Here’s a question from Schweser’s QBank:

*A pay-floating counterparty in a plain-vanilla interest-rate swap also holds a long position in a fixed-rate bond. If the maturity of the bond and swap are both two years, the duration of the position will be:*

_**A)** **zero.** **B)** **greater than the duration of the bond alone.** **C)**_*less than the duration of the bond but greater than zero.*

**Your answer: C was incorrect. The correct answer was B)** greater than the duration of the bond alone.

*The duration of the position will increase with the addition of the pay-floating/receive-fixed position. Both of the remaining answers cannot be correct.*

Why is C wrong? From my understanding:

The pay-floaiting side of a swap has an asset with a duration slightly less than the duration of the fixed payment structure. For example, for simplicity in this question, let’s say the reset was every 2 years. Then, ignoring prevent valuing, the floating payment would have the effect of -1 on the duration, and the fixed receipts would be +2 to the duration, so the duration of the swap asset alone would be about 1. So, when I look at option C above, the duration of the bond MUST be greater than the duration of the swap, right? Adding a bond position will increase the weighted average duration of the portfolio.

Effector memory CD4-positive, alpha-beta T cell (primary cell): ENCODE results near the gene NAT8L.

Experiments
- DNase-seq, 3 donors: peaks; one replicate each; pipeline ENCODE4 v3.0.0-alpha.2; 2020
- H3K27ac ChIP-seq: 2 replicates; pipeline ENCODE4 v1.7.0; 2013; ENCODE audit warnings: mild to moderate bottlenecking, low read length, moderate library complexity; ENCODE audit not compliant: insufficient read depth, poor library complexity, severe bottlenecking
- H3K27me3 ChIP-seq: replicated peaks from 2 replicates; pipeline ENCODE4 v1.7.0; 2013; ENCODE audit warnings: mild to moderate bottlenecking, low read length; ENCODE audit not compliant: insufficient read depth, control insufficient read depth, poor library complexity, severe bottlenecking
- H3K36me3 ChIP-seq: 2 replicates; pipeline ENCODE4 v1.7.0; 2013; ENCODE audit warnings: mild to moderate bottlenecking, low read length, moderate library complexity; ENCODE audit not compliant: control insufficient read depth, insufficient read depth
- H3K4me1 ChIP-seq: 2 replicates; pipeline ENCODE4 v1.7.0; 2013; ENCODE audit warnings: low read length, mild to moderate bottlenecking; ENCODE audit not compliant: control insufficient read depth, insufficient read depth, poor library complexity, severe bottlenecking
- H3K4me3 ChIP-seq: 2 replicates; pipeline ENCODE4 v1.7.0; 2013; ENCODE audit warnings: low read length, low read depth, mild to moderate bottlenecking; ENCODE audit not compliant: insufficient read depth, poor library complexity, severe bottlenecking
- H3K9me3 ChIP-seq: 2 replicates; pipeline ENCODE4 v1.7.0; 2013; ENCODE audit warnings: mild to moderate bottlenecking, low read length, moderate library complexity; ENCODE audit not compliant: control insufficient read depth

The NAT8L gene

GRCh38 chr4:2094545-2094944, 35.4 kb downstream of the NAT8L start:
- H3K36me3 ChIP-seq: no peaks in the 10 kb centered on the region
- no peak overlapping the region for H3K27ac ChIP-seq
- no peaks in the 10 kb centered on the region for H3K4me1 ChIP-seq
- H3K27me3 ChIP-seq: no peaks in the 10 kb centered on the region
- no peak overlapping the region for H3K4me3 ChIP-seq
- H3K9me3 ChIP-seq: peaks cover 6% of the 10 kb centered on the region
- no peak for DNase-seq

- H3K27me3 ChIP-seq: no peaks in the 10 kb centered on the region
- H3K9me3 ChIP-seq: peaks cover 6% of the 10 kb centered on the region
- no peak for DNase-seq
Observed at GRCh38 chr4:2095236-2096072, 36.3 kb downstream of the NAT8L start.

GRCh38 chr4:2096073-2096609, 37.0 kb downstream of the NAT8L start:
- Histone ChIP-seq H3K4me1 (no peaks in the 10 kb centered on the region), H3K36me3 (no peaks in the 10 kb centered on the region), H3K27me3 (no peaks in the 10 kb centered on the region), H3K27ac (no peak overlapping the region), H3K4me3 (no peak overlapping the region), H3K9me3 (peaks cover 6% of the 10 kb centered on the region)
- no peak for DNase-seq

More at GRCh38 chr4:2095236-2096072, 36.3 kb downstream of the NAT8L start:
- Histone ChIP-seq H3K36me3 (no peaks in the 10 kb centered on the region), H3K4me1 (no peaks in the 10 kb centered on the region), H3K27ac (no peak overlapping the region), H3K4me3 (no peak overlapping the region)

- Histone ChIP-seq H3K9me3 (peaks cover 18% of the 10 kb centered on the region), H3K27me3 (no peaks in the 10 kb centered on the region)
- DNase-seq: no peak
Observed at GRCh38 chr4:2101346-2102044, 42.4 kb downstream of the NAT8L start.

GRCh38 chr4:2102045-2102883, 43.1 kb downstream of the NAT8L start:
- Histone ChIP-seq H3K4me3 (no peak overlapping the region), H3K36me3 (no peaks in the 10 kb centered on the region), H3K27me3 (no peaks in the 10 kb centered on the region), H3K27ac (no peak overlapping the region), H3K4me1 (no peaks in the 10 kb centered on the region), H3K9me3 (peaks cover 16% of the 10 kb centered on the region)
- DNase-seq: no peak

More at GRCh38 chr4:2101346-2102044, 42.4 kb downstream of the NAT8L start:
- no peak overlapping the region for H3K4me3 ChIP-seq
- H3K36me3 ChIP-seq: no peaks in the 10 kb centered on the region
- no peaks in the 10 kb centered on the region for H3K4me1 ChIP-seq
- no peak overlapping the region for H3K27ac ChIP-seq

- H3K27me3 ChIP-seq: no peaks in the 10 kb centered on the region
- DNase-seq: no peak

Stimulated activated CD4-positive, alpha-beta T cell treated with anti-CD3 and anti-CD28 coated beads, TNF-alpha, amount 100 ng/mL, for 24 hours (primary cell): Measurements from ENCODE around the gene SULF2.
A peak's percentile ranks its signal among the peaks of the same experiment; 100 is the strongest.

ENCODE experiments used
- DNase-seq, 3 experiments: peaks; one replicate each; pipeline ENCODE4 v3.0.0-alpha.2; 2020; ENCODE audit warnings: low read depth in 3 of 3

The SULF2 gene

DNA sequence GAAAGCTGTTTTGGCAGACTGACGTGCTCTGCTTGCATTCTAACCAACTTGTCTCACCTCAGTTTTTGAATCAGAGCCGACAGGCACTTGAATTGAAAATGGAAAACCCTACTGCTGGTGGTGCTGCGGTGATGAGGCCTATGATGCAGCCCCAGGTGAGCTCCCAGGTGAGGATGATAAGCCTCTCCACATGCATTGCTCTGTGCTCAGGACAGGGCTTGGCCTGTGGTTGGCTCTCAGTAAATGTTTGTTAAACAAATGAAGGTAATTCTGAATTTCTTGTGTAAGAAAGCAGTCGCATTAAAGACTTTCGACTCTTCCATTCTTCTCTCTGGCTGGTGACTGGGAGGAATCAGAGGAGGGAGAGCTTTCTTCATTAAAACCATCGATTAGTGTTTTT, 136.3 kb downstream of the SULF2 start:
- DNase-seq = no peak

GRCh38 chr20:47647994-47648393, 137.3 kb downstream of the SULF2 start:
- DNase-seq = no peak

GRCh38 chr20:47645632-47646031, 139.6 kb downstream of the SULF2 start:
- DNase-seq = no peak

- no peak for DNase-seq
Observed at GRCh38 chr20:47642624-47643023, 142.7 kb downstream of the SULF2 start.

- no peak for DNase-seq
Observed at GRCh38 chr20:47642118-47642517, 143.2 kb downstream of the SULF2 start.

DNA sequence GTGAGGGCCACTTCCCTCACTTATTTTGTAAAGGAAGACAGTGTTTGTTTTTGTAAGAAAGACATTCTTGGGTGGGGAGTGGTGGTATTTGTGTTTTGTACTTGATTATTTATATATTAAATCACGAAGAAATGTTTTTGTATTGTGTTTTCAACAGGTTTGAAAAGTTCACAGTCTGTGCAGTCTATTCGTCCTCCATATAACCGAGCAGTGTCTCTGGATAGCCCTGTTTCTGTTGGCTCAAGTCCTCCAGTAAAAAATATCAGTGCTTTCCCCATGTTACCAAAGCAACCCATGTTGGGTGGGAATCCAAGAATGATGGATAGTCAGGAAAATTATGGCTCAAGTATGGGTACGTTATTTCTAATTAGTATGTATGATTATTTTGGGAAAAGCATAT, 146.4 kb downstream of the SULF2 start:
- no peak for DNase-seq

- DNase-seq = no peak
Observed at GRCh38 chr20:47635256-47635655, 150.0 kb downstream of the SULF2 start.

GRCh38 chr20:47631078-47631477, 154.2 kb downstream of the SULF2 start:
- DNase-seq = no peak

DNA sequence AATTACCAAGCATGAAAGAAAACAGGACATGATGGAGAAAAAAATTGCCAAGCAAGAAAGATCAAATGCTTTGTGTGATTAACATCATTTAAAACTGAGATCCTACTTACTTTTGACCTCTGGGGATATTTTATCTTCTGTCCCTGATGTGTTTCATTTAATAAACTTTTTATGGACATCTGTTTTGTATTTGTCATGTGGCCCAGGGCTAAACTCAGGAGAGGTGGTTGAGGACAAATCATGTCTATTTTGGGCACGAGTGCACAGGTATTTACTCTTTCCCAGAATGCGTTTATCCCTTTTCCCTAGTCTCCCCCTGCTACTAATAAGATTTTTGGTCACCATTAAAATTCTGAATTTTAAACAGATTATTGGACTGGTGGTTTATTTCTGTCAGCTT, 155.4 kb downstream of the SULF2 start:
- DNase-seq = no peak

I mean the duration of the portofolio in the question is just:

Weighted Duration of Bond + Weighted Duration of Fixed Receipts - Weighted Duration of Floating Payments

Since the maturity of the bond and the swap are the same, mustn’t the duration of the swap be less than the bond?

This question/explanation is really confusing me. Duration of swaps seems really simple…